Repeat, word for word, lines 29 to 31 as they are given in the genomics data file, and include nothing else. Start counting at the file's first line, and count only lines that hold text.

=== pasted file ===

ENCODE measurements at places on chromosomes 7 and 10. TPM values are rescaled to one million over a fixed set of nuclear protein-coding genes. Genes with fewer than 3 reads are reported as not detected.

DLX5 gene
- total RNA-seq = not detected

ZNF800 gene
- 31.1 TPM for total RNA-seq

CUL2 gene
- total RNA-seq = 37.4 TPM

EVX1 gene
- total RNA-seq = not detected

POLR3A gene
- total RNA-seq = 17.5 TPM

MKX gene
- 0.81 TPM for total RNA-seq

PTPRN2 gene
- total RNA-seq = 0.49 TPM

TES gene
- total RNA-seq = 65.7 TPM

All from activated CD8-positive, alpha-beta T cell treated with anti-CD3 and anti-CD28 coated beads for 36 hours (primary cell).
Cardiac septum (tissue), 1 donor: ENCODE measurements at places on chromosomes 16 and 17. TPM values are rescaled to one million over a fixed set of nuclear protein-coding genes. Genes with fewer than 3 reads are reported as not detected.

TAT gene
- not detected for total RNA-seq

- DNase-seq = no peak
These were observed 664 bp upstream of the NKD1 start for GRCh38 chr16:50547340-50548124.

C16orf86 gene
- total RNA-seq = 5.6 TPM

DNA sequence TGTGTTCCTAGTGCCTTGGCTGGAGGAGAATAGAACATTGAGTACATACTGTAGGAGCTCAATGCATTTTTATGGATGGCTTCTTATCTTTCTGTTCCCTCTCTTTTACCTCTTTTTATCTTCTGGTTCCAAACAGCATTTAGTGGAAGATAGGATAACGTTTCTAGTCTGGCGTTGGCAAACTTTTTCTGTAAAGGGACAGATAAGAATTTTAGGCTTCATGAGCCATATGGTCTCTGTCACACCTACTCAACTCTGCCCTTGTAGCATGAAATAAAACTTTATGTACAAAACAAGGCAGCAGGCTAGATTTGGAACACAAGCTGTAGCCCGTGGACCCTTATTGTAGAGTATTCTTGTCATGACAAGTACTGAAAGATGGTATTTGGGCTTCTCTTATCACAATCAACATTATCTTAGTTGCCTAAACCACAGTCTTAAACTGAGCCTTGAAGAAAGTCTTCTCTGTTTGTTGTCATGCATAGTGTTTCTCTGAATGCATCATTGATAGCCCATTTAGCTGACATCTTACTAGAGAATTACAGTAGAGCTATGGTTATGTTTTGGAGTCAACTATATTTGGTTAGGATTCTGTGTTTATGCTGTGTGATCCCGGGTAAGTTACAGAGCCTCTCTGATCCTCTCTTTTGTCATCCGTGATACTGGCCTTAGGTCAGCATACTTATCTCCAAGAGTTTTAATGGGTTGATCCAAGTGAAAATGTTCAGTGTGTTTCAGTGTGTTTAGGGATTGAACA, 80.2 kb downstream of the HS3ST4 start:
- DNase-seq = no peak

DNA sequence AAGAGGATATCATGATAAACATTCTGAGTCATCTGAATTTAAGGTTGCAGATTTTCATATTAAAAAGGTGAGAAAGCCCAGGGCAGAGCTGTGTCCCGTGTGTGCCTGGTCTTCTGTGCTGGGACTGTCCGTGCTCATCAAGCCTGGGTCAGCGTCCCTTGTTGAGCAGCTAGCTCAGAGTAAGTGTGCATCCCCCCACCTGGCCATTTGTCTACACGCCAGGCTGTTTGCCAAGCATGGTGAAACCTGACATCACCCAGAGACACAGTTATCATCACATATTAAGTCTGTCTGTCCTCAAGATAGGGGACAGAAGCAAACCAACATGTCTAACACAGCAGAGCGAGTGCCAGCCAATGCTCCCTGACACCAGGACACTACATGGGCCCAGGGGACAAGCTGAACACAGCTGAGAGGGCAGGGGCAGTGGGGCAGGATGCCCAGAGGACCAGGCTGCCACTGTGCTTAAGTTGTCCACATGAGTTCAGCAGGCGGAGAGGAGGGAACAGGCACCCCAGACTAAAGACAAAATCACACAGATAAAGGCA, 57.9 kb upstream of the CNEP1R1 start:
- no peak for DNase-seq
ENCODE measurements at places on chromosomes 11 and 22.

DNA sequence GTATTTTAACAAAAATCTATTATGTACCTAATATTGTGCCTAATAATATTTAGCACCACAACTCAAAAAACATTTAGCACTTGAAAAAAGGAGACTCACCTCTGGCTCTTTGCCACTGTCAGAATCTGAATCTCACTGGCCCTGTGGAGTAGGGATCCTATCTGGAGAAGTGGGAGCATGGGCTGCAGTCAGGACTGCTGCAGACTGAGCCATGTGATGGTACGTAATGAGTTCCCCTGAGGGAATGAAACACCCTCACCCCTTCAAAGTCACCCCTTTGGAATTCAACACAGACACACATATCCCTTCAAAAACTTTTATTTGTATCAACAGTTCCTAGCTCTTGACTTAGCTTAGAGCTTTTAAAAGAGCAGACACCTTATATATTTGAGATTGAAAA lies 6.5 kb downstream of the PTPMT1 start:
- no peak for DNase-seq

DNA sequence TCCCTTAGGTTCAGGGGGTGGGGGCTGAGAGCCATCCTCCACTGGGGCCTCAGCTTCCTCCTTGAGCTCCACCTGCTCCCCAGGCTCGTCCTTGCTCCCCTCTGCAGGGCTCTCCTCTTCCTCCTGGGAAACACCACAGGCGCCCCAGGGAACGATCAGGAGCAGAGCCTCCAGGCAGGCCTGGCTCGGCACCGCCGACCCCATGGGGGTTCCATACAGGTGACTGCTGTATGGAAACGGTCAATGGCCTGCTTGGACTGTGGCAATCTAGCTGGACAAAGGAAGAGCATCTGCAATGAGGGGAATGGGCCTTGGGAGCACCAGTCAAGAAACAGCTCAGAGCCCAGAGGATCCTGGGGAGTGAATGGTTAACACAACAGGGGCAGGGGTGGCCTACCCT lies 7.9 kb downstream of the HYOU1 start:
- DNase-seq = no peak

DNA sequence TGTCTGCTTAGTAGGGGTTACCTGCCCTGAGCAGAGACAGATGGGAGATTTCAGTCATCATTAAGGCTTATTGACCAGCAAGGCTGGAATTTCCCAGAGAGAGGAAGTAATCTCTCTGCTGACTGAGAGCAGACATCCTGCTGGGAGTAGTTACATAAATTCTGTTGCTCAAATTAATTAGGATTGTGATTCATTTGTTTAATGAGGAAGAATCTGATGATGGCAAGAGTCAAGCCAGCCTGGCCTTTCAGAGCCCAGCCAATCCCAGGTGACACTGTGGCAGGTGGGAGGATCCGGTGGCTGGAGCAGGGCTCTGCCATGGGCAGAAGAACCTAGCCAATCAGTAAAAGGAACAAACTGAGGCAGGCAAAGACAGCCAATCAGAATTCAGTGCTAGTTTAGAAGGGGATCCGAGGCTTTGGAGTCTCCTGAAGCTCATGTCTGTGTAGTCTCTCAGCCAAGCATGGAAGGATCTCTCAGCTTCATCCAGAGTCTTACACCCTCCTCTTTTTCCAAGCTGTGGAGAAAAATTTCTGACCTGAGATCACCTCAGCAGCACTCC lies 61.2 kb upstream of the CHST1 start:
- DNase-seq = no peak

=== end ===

- no peak for DNase-seq
ENCODE measurements at places on chromosomes 11 and 22.

DNA sequence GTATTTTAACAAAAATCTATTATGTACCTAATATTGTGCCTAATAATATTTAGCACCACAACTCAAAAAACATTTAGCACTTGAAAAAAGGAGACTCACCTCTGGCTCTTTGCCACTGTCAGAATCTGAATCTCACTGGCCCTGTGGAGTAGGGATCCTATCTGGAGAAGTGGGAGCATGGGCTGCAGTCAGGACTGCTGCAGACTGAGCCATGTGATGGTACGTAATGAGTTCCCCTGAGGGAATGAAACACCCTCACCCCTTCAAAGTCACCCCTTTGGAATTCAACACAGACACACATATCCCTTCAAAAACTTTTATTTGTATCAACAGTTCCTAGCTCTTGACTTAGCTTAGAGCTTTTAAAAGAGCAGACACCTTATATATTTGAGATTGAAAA lies 6.5 kb downstream of the PTPMT1 start: